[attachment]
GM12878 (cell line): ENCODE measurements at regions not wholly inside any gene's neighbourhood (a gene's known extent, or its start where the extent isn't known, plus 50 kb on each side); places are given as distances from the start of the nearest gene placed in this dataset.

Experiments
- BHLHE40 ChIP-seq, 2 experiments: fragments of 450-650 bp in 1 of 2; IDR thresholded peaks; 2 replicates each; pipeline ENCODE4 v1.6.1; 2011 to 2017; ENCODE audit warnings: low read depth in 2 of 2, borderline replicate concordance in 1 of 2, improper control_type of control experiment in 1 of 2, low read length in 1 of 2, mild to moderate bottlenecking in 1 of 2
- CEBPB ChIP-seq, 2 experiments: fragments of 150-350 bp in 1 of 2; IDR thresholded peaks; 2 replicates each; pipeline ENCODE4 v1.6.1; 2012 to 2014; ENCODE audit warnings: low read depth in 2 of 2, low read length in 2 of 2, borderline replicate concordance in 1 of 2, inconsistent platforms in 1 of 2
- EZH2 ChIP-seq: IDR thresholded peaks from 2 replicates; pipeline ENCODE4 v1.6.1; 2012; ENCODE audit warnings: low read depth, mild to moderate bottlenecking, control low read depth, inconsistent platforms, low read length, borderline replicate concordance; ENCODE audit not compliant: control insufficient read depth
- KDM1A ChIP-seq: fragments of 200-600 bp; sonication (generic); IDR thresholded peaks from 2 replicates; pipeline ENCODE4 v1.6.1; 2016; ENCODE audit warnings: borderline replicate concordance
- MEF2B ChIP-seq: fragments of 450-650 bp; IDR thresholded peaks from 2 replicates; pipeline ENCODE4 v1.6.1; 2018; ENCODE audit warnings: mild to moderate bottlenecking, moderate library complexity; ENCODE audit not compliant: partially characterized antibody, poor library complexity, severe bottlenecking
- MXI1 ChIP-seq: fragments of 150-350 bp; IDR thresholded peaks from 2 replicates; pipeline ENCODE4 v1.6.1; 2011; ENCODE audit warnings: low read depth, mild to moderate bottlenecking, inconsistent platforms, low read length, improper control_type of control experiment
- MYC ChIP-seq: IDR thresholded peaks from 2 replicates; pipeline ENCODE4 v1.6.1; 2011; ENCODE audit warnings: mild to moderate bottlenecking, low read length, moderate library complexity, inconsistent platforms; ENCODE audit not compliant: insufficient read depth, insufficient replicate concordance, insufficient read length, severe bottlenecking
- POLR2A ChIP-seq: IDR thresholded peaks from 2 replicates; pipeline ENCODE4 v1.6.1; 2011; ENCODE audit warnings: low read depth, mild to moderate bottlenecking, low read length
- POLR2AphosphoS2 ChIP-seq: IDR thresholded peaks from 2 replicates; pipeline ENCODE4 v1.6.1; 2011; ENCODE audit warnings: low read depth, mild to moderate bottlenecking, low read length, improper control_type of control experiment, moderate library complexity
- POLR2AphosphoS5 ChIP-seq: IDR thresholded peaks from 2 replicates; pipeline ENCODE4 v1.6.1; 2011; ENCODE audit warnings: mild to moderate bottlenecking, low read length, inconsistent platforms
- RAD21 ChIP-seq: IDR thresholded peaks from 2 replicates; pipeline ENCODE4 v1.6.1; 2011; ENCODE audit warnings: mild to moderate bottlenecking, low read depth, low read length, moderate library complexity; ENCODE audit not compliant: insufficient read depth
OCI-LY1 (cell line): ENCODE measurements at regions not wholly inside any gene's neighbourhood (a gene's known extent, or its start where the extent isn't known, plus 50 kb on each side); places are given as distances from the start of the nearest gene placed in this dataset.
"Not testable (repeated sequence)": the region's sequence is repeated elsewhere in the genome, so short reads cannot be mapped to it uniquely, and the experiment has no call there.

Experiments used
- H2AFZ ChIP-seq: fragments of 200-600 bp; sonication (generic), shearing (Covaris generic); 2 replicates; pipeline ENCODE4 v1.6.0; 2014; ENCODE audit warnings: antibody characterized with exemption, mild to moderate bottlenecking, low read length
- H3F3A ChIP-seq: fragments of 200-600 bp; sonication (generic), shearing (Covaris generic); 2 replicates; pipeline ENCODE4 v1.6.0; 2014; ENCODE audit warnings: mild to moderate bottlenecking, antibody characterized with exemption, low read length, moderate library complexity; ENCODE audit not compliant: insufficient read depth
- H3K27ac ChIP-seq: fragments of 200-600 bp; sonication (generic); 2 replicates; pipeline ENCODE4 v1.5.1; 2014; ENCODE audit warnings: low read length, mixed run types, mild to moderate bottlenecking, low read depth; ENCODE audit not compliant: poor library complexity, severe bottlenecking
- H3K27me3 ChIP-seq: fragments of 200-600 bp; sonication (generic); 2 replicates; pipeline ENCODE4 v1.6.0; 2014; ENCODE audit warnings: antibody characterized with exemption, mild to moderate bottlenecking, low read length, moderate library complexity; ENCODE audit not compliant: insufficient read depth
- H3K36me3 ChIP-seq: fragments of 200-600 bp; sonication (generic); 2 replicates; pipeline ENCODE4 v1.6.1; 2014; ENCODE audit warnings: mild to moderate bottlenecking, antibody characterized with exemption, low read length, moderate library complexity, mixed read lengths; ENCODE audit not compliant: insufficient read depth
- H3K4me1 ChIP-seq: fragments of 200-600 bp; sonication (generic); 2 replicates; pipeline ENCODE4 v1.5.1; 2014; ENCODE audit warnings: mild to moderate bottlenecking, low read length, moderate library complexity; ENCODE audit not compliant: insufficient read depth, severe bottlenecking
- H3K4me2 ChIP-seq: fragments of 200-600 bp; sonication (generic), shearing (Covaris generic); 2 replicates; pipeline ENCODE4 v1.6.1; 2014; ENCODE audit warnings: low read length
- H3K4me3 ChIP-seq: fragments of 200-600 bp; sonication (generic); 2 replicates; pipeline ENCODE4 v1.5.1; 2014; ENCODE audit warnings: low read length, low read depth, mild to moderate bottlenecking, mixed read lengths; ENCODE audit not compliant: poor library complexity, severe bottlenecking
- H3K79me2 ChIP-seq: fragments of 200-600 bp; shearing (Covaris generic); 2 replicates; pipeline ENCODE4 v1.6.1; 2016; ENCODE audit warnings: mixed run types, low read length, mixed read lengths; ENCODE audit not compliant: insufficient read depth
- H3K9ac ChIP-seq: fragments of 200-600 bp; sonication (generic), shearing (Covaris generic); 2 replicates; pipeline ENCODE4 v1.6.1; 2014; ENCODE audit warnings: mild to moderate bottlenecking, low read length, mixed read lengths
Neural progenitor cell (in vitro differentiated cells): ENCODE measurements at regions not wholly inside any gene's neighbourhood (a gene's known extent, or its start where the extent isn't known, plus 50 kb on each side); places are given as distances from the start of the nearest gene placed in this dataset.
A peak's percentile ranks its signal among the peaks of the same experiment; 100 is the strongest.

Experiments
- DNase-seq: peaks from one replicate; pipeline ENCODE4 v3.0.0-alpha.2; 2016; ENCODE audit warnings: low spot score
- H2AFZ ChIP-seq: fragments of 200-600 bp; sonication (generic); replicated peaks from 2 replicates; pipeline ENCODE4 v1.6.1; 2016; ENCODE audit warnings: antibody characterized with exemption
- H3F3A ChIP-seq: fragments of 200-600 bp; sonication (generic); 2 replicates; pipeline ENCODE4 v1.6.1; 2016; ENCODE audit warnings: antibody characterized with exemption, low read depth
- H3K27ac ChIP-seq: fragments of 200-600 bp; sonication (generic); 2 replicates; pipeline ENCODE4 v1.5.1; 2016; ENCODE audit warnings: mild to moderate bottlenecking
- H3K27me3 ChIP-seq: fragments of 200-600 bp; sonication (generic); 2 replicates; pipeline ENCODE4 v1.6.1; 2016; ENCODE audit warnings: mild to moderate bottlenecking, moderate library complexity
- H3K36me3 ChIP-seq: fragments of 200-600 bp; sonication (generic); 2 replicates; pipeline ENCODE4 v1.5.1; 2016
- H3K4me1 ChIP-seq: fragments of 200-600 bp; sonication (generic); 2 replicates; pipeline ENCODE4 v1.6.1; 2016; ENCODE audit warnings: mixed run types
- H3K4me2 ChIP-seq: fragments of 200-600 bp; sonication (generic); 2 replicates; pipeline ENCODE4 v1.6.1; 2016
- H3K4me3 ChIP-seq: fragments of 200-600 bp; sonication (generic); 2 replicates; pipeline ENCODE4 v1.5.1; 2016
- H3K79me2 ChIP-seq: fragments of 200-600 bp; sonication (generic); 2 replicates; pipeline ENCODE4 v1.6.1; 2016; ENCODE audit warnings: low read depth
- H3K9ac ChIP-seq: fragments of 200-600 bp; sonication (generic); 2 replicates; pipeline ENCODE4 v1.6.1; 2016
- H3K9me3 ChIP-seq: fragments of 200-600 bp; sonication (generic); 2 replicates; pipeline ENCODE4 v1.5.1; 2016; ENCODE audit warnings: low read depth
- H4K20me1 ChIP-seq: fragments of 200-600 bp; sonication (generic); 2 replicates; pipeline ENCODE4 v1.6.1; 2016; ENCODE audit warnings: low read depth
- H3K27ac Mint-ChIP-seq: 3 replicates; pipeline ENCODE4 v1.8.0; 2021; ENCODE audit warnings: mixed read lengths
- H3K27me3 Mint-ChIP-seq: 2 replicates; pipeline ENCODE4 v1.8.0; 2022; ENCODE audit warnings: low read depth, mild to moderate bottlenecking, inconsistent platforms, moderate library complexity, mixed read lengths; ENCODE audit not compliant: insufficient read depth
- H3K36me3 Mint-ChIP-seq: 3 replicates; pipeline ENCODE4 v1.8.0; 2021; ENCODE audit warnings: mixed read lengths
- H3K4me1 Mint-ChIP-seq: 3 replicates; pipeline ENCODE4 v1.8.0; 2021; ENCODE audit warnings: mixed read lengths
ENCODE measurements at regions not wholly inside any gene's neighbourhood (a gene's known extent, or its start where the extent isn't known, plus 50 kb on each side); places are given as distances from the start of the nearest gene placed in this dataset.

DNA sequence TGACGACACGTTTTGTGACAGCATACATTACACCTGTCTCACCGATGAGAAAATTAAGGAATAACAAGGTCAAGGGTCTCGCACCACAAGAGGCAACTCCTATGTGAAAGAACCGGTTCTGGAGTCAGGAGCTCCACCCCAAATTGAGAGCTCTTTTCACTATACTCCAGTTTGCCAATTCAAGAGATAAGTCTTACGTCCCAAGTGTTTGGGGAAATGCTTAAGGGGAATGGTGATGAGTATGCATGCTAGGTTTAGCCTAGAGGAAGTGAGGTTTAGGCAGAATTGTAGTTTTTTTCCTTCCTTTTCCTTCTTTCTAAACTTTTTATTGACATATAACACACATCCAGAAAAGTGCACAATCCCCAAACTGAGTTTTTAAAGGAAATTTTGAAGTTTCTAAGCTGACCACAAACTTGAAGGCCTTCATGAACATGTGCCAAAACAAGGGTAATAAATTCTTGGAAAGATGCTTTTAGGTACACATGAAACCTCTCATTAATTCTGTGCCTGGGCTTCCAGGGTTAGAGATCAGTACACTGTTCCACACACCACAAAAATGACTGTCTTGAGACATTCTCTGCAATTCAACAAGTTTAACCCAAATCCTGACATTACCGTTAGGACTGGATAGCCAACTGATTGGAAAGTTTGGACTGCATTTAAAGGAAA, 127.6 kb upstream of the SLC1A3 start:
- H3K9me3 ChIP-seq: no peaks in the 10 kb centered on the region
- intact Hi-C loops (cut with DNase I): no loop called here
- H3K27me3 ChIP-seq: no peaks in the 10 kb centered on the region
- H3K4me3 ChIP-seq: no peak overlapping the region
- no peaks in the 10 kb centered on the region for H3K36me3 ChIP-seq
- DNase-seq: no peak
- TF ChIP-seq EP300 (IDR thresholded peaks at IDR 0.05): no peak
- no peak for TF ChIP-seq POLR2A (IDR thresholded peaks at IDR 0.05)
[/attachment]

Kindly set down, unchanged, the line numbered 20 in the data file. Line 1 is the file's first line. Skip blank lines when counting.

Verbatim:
- H3K27me3 ChIP-seq: fragments of 200-600 bp; sonication (generic); 2 replicates; pipeline ENCODE4 v1.6.0; 2014; ENCODE audit warnings: antibody characterized with exemption, mild to moderate bottlenecking, low read length, moderate library complexity; ENCODE audit not compliant: insufficient read depth